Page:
Middle class Angolans at Angola's very first KFC, where a family meal costs $40 USD
Angola’s second "election day" since the end of the civil war (1975-2002) has arrived, but the country's budding North Africa-inspired revolutionary movement has dwindled rather than become a threat to Jose Eduardo dos Santos’ 32-year MPLA regime. The fear of war [since memories of the last war are still fresh] and the fact that enough people see their vote as a way to channel their discontent explain why. But according to analysts there is a third factor: the lack of a true and independent middle class.
LUANDA, ANGOLA | A decade after the end of its civil war, Angola dominates the list of the world’s fastest growing economies and is Africa’s second-largest oil producer after Nigeria. Oil-backed Chinese credit lines have fuelled an impressive housing and infrastructure boom that has transformed the capital’s skyline and reconnected its provinces. Luanda Bay’s glamorous facelift was officially inaugurated by President Jose Eduardo dos Santos three days before the elections. In the capital’s stylish, expensive restaurants and clubs, Angolans party like there’s no tomorrow. This, though, is in the world of the haves.
There is also the adjacent world of the have-nots. More than a third of Angolans live below the poverty line. According to UNICEF around 87 per cent live in shantytowns, and more than half of those have no access to clean water. In 2011, Angola ranked 148 out of 187 countries on the UNDP Human Development Index and 168 out of 183 on Transparency International’s Corruption Perception Index. And in Luanda, the world’s second-most expensive city for expats, the minimum wage is around $100 USD per month.
Despite Angola's impressive economic performance, poverty is still fairly widespread
Since 2010, these statistics have been the catalyst for several small-scale but heated anti-government protests by Angola’s revolutionary youth movement, and they've all been successfully repressed by the regime.
Searching for the middle class, magnifier in hand
Between the haves and have nots, where is Mr Average? “The Angolan middle class is not very visible,” Brazilian researcher Juliana Moreira says. Her Angolan counterpart, economist and professor at Luanda’s Catholic University Manuel Rocha, is less diplomatic. “What we have is a very small group of very rich people who lack any entrepreneurial spirit. They spend their money on cars, houses and castles, and love showing it off. The source of this wealth is not work or investment, but the existing distribution model of national oil revenue through the national budget. An estimated 2 to 2.5 per cent of the population is rich to extremely rich. Due to the positive spillover effects of economic growth over the last five years, around 10 per cent of Angolans now have an average annual income of $7,500 USD. They could be considered middle class as a result of that spillover, and this group of people is in fact growing. The reach of this spillover could be much bigger, he says, “were it not for the high level of corruption and influence the ruling party.”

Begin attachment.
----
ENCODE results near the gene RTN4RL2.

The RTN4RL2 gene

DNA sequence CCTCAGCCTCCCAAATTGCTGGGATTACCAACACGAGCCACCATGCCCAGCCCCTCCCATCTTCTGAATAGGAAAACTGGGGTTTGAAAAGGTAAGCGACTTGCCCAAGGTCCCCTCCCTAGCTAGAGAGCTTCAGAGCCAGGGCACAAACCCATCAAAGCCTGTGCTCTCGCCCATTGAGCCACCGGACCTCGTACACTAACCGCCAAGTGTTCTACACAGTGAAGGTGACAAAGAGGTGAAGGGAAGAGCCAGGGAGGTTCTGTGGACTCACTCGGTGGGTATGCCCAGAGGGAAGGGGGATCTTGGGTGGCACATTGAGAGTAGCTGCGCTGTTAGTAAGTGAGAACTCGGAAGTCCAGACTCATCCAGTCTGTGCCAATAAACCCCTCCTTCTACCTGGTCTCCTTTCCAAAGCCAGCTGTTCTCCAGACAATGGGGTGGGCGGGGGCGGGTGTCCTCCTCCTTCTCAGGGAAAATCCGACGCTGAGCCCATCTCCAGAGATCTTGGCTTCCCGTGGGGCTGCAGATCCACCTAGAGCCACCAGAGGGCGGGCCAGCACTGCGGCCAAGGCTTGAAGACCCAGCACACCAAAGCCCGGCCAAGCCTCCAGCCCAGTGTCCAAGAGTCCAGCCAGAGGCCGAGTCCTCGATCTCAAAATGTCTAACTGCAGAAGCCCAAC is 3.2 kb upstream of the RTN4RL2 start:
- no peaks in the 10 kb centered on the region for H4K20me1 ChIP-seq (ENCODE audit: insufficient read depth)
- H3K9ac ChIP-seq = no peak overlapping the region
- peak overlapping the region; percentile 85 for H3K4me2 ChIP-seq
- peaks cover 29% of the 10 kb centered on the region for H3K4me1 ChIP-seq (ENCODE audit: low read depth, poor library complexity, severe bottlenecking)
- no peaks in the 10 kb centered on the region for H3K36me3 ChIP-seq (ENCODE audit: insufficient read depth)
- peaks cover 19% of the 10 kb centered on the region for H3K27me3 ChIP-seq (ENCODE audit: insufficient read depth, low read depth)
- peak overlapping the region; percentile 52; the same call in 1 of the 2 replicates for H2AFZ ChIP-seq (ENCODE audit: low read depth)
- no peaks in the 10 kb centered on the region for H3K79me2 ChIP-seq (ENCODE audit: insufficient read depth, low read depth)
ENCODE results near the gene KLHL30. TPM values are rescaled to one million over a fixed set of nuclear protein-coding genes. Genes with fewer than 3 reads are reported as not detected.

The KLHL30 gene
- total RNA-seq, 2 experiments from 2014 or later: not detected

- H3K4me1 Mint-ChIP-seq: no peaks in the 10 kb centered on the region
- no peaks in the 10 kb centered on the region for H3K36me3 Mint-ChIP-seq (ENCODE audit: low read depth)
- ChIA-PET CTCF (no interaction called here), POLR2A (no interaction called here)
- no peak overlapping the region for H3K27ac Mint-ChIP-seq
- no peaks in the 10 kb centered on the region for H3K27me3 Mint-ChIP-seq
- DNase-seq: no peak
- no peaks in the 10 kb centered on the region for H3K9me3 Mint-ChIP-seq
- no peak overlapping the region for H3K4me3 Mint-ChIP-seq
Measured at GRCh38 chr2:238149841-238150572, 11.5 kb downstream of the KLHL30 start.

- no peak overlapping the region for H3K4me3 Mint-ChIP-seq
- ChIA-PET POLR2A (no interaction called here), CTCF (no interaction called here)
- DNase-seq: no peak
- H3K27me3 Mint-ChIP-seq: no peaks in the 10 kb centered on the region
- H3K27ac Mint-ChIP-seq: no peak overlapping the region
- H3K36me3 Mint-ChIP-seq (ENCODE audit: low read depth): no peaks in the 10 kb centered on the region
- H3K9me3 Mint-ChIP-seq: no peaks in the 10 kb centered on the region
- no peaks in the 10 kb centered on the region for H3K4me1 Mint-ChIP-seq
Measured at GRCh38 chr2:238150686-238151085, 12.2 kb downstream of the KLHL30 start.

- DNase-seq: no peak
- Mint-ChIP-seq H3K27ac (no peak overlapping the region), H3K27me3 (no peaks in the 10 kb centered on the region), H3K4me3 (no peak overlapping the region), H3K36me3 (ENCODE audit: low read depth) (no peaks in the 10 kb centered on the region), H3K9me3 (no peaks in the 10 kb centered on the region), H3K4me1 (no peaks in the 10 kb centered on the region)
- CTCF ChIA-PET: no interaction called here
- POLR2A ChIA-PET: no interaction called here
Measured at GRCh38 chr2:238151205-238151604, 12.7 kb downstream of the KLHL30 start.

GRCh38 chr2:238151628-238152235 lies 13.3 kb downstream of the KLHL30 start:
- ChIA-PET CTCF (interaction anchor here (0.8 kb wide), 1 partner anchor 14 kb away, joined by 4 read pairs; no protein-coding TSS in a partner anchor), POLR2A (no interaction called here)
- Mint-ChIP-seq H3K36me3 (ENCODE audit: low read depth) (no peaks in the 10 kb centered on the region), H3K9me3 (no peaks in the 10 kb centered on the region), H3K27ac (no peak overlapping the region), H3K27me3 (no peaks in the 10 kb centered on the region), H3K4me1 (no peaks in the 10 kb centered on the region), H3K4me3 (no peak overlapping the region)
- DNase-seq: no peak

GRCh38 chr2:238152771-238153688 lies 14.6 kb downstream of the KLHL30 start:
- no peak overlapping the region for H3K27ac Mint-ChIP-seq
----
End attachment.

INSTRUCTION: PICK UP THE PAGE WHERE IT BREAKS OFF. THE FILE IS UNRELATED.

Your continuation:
“We have people who have enriched themselves, and those who are impoverished," says Elias Isaac, the director of the Open Society Initiative for Southern Africa (OSISA). In one of the largest new-build projects on the continent, the 5,000-hectare new city of Kilamba (just outside the capital) that is meant to accommodate up to half a million people, apartments have a middle-class price tag of $120,000 to $200,000 USD. As of July 2012, only 220 apartments had been sold a year after the first batch of 2,800 went on sale. Isaac calls this ghost town a “giant with legs of sand.” According to him, the low sales figures point to the fact that Angola has no such thing as a middle class.
In all fairness it should be noted that the Angolan government is encouraging entrepreneurship, including among those with few financial means. Middle-class super- and hypermarkets such as Shopright and Kero mushroom all over the capital, and are bursting with eager customers. But only around 10 per cent of the population shop here (the 10 per cent that takes home 44.7 percent of the national income), and that includes the super affluent.
Whichever way you look at it, one thing is clear: Angola’s middle class is extremely hard to define and does not play a leading role in society. Markus Weimer from independent think tank Chatham house tells This is Africa that the lack of a middle class plays a role in the absence of North Africa-style large-scale anti-government protests. Referring to Africa’s Northern region he says, “In many instances, the people who went into the streets were the children of members of the middle class. The size of these protests is related to the size of the middle class.” However, the size of the middle class does not offer a ready-made formula in deciding whether or not a protest has mass potential. “For protests to become a mass movement, wider support is required.”